Bildungsroman vs. Coming-of-Age Novel

I think the main difference has to do with federal sentencing guidelines. If the courts could try your protagonist as an adult for the actions he or she takes in the book, it’s a bildungsroman. Otherwise, it’s coming-of-age. The coming-of-age novel is vanishing as a genre, as sentencing laws make younger and younger protagonists eligible for federal prison time. These days, Huck Finn and Holden Caulfield would be sharing a cell with Popeye, the corncob rapist from Faulkner’s Sanctuary. Also, the main character of a coming-of-age narrative might go on a killing spree as a means of testing the limits of authority. The bildungsroman’s hero, by contrast, will carve up half a dozen bank tellers as a way of forming a new identity as an adult. It’s totally different.

In Medias Res vs. Nonlinear Narrative

OK, I’m going to tell you a secret. Ready? I was the Bolton Pitchforker. That was me, and the bastards never caught me. I took a couple years off between that and the more elegant forays into mutilation for which I became famous. It used to bother me that nobody understood my artistic development. And when people did talk about the pitchfork thing, they missed the significance of me twisting the pitchfork from left to right, versus from right to left, depending on the victim. I had a whole complicated taxonomy that I’ve totally forgotten now. But anyway, everybody who writes about my crimes wants to start out talking about the gymnast mutilations, because they were kicky and glamorous. So after you talk about the mutilations, do you jump back to talk about the human hay bales, or do you just drop in that information here and there? It’s like the difference between a crime spree and a crime smattering. Just bear in mind how many people died to create a satisfying narrative arc, OK? OK.

Synecdoche vs. Metonymy

OK, so you’re collecting body parts from your victims. The question is, why are you collecting them? Say you had a piano teacher who terrorized you as a child. Maybe she locked you inside the piano for hours, until you were deaf in one ear from the horrible clanging of the little felt-covered hammers. So you decide to kill women piano teachers, and to keep a little lacquer box full of their index fingers. Is that synecdoche, because the index finger stands for the whole piano teacher? Or is it metonymy, because you’re keeping the fingers of women who remind you of your old teacher? I dunno. OK, look at it this way. If you’re gathering body parts because of their external symbolism—like the famous Memphis Ear-Snatcher, who only killed people whose left ears reminded him of the snails he loved with a doomed passion—then that’s definitely metonymy. But if you take a piece of every fashion designer, because Project Runway traumatized you, then that’s synecdoche. I think. The main thing is, don’t collect body parts for no good reason, because that’s just dumb. I have to confess something. During my mutilation phase, I had to have a toe from everyone I killed. Why? I don’t know. I figured I would know what to do with them when I had enough of them. It’s actually kind of embarrassing, but one day I just sat down with this pile of toes and suddenly felt like the world’s biggest asshole. I mean, what are you going to do with a dozen toes? Make a toe menorah or something? I don’t know. They weren’t even the same kind of toe, or one of each. I was keeping them frozen, so they had a dusting of freezer burn on them, and they looked sort of like off-season strawberries. I realized there was no great art project waiting to come out of these toes. It was just the wrong medium or something. I ended up having to go out to the backyard and bury them all, and then of course my dog dug them all up a week later. I felt like such a dork reburying all those toes.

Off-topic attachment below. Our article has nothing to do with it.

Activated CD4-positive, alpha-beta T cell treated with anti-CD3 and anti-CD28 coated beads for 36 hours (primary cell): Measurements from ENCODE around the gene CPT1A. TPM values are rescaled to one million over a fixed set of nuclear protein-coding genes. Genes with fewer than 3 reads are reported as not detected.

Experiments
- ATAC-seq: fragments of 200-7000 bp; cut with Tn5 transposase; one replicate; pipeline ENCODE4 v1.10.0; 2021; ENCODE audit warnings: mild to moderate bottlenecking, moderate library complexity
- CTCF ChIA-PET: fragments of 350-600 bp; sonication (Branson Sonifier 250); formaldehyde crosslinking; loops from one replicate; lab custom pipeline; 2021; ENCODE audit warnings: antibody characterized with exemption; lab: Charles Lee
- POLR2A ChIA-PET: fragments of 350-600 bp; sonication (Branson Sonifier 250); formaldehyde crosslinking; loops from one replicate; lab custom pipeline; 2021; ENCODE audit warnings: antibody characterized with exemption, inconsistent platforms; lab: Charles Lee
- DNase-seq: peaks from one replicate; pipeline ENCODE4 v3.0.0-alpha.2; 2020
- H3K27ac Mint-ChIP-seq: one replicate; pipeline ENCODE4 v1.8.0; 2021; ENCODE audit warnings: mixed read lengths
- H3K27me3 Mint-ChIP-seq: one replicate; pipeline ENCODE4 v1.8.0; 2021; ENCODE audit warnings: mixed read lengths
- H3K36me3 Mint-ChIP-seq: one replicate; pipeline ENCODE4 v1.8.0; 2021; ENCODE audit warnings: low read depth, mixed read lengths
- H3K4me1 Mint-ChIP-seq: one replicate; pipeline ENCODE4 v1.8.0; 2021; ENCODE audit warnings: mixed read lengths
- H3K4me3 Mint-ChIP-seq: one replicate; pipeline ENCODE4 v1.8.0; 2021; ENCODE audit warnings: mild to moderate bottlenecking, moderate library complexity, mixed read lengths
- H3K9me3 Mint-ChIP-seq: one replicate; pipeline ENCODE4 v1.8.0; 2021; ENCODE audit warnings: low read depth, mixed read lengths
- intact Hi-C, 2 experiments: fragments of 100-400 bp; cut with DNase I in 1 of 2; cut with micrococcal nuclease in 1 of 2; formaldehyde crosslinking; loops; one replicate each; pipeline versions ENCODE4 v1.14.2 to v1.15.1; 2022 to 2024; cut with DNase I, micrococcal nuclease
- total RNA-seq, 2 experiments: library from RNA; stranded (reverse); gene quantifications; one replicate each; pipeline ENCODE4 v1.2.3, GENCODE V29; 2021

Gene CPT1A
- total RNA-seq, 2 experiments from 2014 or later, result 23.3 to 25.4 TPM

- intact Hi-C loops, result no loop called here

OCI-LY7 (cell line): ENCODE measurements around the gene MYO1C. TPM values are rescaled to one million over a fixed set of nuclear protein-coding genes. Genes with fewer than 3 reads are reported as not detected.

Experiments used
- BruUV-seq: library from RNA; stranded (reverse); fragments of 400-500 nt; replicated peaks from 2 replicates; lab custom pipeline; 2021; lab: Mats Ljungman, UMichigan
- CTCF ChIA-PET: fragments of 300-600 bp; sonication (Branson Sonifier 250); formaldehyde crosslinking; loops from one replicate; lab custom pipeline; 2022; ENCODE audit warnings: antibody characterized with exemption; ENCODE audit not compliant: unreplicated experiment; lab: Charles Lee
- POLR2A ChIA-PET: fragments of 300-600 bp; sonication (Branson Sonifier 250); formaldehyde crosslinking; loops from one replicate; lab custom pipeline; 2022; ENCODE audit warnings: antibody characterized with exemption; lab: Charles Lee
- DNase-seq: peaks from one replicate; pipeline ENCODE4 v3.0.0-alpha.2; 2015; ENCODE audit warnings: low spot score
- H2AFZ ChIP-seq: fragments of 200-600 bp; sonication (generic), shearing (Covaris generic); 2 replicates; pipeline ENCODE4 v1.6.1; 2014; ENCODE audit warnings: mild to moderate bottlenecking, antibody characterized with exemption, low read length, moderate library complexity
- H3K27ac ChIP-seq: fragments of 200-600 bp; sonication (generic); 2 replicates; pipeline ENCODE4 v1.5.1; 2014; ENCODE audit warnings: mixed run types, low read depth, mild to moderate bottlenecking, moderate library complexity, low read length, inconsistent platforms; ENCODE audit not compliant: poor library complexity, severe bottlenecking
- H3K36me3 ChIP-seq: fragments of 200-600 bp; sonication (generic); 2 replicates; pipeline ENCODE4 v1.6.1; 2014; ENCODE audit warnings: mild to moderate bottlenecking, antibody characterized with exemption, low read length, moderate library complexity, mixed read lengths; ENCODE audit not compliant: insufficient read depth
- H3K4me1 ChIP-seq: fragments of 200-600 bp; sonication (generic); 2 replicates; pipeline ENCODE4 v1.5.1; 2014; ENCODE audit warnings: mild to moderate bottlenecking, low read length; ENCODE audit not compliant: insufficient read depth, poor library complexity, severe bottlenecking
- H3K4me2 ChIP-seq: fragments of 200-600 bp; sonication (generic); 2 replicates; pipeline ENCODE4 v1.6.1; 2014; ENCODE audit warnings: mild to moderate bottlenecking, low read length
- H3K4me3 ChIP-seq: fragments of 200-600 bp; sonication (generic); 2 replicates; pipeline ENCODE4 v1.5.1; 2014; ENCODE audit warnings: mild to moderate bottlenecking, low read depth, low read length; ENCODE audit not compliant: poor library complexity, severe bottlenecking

Stream of Consciousness vs. Unreliable Narrator

The star witness at my second trial had no credibility whatsoever. For one thing, he was addicted to speedballs—which, admittedly, I’d gotten him hooked on during the three months I kept him chained in my basement. And there was the sensory deprivation, interspersed with whispering snatches of Flaubert in his ear, or the faked sounds of a tea party or a rescue. The truth is, you can turn almost anyone into an unreliable narrator. It just takes a certain persistence. It’s much, much harder to make someone stream of consciousness. I think most people think progressively, rather than in a stream. I know that when I’m thinking something, part of me is already thinking of the next thing I’m going to think, and maybe what I’m going to think after that. I did experiment with tape-recording one or two of my victims. I put a microphone near them and got them to say whatever came into their head. The results were really disappointing, and I have to say it’s not true that pain breaks down inhibitions, or makes it any easier for people to free-associate. Even with some encouragement on my part, all I had on tape was an hour of “Please stop, it hurts.” What kind of monologue is that? Talk about stating the obvious. I would have thought you’d want your last words to be something challenging or thought-provoking. But no.

Anticlimax vs. Denouement

Think of your story as a congealing pile of nun meat. Things don’t always have tidy endings, unless there’s a really large incinerator nearby. Just accept that things will drag on and on after you thought they should be over. I think it was John Cougar Mellencamp who had that lyric about how life goes on long after the feeling has left your extremities. The best you can hope for is some kind of narrative explosion before things peter out. Put down some tarps first, is all I’m saying.